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Five-year population change in Eastern Oregon

By Christopher Rich

To the Blue Mountain Eagle

Published on June 28, 2016 6:34PM


There are two components of population change: natural increase and net migration. Natural increase is the number of births in an area minus the number of deaths. And net migration is the number of people who moved into an area minus the number of people who moved out. Both of these components varied widely across Eastern Oregon counties from 2010 to 2015, resulting in stark differences in population change.

Grant County saw the smallest overall population change for the period (-0.2 percent) and was the only county apart from Harney to experience a drop in population since 2010. Umatilla’s population grew by 4.3 percent (3,266 people); the largest change within the eight county region and only 0.5 percentage points behind the state growth rate of 4.8 percent.

For Baker, Grant, Harney and Wallowa deaths outpaced births from 2010 to 2015. This was primarily due to the large and growing share of residents ages 65 years and over, as well as the small share of 15 to 34 year olds in each of the four counties. The largest difference between births and deaths came in Wallowa County with 45.5 percent more deaths than births for the period. Harney County had the smallest difference with 2.9 percent more deaths than births.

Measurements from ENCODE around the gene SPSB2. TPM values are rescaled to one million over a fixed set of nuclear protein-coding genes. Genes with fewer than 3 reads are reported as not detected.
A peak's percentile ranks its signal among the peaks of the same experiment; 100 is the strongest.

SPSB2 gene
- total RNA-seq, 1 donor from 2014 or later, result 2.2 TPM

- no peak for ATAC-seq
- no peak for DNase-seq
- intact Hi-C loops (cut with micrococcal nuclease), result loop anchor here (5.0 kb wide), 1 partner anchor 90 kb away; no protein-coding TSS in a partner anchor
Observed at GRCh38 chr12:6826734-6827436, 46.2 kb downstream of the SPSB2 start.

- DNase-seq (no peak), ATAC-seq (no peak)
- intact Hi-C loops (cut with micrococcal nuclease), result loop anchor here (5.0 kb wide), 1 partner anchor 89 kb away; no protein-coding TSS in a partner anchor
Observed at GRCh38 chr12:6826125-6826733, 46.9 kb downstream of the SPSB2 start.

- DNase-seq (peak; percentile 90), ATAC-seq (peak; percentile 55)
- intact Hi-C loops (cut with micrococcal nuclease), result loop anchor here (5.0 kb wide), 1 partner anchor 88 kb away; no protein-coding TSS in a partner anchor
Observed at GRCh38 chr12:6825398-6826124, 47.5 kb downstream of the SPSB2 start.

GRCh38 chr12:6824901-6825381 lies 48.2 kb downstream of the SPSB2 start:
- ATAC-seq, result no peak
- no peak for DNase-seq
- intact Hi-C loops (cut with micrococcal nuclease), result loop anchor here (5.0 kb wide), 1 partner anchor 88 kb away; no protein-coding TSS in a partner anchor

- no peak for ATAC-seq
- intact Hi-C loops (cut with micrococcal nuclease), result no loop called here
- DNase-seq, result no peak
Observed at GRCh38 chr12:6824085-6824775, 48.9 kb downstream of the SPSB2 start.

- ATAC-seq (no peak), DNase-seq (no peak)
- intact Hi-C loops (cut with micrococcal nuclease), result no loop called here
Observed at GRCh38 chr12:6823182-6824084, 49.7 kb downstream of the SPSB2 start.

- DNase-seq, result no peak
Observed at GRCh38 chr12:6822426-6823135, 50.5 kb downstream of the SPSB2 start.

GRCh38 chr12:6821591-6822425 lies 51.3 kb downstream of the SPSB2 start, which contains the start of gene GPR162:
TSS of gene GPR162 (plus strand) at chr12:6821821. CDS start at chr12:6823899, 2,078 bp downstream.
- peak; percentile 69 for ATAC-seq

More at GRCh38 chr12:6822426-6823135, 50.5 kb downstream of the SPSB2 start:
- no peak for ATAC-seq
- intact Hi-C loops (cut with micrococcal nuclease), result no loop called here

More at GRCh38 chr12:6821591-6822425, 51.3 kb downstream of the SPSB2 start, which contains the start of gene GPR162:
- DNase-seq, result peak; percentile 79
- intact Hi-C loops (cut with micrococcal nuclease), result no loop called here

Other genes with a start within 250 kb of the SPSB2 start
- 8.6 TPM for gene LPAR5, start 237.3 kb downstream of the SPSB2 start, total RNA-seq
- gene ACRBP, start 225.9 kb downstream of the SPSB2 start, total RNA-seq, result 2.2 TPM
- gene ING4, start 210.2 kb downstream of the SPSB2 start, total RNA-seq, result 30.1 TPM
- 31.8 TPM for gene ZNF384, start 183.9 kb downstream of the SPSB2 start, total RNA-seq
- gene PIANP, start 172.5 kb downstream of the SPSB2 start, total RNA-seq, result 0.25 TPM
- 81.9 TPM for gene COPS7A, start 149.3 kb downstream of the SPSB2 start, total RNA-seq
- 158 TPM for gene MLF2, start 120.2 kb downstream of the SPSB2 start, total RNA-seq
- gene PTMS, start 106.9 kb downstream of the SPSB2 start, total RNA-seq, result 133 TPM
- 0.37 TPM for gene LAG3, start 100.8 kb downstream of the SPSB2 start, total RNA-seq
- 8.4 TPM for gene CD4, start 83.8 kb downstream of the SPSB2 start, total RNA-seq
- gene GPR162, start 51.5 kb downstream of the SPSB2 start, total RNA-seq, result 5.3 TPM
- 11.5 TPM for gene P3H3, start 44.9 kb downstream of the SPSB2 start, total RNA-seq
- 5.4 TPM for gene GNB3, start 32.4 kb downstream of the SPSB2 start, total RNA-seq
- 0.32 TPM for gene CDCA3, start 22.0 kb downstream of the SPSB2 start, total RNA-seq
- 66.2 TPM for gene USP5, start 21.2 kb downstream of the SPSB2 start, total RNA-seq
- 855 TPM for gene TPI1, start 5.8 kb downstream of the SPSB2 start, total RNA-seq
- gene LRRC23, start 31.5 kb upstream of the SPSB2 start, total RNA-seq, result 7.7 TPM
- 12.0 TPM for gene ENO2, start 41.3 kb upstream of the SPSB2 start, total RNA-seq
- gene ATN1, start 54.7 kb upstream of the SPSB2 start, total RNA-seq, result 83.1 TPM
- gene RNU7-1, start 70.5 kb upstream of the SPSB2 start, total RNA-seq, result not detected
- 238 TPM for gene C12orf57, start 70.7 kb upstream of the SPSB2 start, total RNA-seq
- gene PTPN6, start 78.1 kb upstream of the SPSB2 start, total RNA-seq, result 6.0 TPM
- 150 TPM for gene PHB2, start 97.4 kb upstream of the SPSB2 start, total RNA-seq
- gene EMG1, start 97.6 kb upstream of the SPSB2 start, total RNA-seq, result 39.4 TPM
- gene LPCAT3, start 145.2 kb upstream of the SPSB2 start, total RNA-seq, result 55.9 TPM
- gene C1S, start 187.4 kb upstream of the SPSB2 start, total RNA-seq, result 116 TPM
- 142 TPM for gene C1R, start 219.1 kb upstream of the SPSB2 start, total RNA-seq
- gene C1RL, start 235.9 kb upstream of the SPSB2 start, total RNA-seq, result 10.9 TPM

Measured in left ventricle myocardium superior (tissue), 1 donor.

For Malheur, Morrow, Umatilla and Union births outpaced deaths. This was primarily due to the large share of 15 to 34 year olds, as well as the small share of residents ages 65 years and over in each of the four counties. The largest difference between births and deaths came in Morrow County with 103.8 percent more births than deaths. Union County had the smallest difference with 17.2 percent more births than deaths.

Only two counties in Eastern Oregon experienced negative net migration from 2010 to 2015. Malheur County saw 526 more people choose to move out of, rather than into the county; while Harney County saw 114 more people choose to exit rather than enter. For Harney County, negative net migration combined with negative natural increase for an overall population loss of 127 since 2010. For Malheur County, positive natural increase outweighed negative net migration for an overall population gain of 167 since 2010.

Christopher Rich is a regional economist covering Eastern Oregon for the Oregon Employment Department.



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